The Northern Renaissance of European Art
When we talk about the Northern Renaissance, what we actually mean is “Renaissance happenings that occurred within Europe, but outside of Italy.” Because the most innovative art was created in France, the Netherlands, and Germany during this time, and because all of these places are north of Italy, the “Northern” tag has stuck.
Geography aside, there were some significant differences between the Italian Renaissance and the Northern Renaissance.
For one thing, the north held on to Gothic (or “Middle Ages”) art and architecture with a tighter, longer grip than did Italy. (Architecture, in particular, remained Gothic until well into the 16th century.) This isn’t to say that art wasn’t changing in the north – in many instances, it kept apace with Italian doings. The Northern Renaissance artists, however, were scattered about and few in number initially (very unlike their Italian counterparts).
The north had fewer centers of free commerce than did Italy. Italy, as we saw, had numerous Duchies and Republics which gave rise to a wealthy merchant class that often spent considerable funds on art. This wasn’t the case in the north. In fact, the only notable similarity between northern Europe and, say, a place like Florence, lay in the Duchy of Burgundy.
Burgundy’s Role in the Renaissance
Burgundy, until 1477, encompassed a territory from present-day middle France northward (in an arc) to the sea, and included Flanders (in modern Belgium) and parts of the current Netherlands.
It was the only individual entity standing between France and the enormous Holy Roman Empire. Its Dukes, during the last 100 years it existed, were given monikers of “the Good,” “the Fearless” and “the Bold” (although apparently the last “Bold” Duke wasn’t quite bold enough, as Burgundy was absorbed by both France and the Holy Roman Empire at the end of his reign…but, I digress…)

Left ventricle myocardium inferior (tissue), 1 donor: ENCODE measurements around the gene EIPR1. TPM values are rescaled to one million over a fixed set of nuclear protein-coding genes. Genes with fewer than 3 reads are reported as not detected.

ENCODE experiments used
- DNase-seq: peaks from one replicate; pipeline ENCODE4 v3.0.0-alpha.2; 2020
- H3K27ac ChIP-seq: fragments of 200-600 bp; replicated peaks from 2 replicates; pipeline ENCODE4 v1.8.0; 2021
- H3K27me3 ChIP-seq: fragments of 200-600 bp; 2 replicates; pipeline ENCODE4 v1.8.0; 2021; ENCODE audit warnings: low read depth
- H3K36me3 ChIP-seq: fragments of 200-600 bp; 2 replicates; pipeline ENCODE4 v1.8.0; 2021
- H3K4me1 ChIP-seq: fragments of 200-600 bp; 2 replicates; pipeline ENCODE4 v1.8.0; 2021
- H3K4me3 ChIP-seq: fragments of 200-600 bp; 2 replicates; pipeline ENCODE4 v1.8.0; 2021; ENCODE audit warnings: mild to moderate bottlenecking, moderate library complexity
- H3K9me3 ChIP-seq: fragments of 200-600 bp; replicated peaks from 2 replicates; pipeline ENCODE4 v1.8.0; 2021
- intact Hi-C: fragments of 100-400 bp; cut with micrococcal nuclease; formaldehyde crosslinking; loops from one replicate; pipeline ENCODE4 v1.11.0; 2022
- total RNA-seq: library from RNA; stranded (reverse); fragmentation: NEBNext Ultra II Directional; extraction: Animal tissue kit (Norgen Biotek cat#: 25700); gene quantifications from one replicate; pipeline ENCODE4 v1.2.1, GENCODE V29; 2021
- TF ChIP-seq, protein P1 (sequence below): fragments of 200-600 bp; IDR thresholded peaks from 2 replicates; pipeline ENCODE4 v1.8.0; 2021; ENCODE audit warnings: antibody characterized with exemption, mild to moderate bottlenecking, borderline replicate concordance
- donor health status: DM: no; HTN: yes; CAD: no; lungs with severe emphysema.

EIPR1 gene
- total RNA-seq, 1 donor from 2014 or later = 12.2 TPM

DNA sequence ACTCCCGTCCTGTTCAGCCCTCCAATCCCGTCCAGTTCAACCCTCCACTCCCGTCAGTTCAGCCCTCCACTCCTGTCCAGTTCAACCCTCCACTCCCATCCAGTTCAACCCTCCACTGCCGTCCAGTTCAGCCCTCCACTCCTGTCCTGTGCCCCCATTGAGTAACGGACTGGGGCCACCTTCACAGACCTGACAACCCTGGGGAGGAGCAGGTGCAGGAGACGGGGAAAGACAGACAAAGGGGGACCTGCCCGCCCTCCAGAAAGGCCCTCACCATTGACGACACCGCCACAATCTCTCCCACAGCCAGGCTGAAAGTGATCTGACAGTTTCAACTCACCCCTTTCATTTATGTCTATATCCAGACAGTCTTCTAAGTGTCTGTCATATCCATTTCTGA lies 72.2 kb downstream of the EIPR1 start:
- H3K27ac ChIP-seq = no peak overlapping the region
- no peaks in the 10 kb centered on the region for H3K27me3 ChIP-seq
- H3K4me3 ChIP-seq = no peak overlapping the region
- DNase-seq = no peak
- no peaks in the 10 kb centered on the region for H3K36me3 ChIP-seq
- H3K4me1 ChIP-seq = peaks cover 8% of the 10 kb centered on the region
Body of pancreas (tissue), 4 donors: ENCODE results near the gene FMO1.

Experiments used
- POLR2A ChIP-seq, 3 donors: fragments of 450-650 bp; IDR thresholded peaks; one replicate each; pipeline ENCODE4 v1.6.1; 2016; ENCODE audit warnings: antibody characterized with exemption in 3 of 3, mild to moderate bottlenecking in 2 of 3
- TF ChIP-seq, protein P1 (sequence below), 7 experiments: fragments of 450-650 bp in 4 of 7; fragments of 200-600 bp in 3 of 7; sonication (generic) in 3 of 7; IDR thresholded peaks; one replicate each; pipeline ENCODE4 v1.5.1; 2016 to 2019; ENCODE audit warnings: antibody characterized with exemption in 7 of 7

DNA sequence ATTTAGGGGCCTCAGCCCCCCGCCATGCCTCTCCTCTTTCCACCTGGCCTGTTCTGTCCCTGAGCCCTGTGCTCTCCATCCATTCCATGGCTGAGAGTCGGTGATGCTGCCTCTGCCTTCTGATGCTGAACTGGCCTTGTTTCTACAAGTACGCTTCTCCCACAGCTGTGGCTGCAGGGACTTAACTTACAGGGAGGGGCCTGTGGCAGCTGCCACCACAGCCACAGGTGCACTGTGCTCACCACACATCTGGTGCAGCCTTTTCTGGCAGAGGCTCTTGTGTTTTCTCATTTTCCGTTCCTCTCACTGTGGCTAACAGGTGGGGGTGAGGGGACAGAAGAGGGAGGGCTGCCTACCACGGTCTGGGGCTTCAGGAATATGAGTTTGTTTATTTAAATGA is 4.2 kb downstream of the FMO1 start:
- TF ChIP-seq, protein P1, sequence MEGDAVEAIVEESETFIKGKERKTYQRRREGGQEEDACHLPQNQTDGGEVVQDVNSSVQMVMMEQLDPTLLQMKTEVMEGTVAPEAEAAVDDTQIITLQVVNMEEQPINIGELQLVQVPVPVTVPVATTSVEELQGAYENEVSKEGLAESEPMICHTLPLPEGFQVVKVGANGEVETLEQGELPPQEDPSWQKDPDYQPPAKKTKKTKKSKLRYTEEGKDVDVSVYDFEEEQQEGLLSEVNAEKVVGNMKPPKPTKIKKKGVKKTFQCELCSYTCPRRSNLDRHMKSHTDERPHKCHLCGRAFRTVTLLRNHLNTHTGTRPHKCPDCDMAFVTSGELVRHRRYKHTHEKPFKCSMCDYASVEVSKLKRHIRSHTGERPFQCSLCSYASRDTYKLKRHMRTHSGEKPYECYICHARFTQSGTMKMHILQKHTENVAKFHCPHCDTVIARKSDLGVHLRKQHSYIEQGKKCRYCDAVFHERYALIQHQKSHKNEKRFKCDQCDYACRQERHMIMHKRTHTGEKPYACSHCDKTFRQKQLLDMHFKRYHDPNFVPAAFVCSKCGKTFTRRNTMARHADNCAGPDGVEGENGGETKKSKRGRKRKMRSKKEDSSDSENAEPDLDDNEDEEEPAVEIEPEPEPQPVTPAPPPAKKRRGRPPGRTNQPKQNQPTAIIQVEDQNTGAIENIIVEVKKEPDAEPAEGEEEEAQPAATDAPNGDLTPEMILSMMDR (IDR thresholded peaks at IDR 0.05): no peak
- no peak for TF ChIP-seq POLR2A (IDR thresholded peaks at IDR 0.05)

The Burgundian Dukes were excellent patrons of the arts, but the art they sponsored was different from that of their Italian counterparts. Their interests were along the lines of illuminated manuscripts, tapestries, and furnishings (they owned quite a few castles, these Dukes). Things were different in Italy, where patrons were more keen on paintings, sculpture, and architecture.
In the broader scheme of things, the social changes in Italy were inspired, as we’ve seen, by Humanism. Italian artists, writers, and philosophers were driven to study Classical antiquity and explore man’s supposed capacity for rational choice. They believed that Humanism led to more dignified and worthy humans.
In the north (possibly in part because the north did not have works of antiquity from which to learn), change was brought about by a different rationale. Thinking minds in the north were more concerned with religious reform, feeling that Rome (from whom they were physically distanced) had strayed too far from Christian values. In fact, as northern Europe became more openly rebellious over the authority of the Church, art took a decidedly secular turn.
Additionally, Renaissance artists in the north took a different approach to composition than did Italian artists.
Where an Italian artist was apt to consider scientific principles behind composition (i.e., proportion, anatomy, perspective) during the Renaissance, northern artists were more concerned with what their art looked like. Color was of key importance, above and beyond form. And the more detail a northern artist could cram into a piece, the happier he was.
Close inspection of Northern Renaissance paintings will show the viewer numerous instances where individual hairs have been carefully rendered, along with every single object in the room including the artist himself, distantly inverted in a background mirror.
Different Materials Used by Different Artists
Finally, it’s important to note that northern Europe enjoys different geophysical conditions than does (most of) Italy. For example, there are lots of stained glass windows in northern Europe partly for the practical reason that people living there have more need of barriers against the elements.
Italy, during the Renaissance (and, of course, beyond) produced some fabulous egg tempera paintings and frescoes, along with glorious marble statuary. There’s an excellent reason the north isn’t known for its frescoes: The climate isn’t conducive to curing them.
Italy produced marble sculptures because it has marble quarries. You’ll note that Northern Renaissance sculpture is, by and large, worked in wood.
Similarities Between the Northern and Italian Renaissances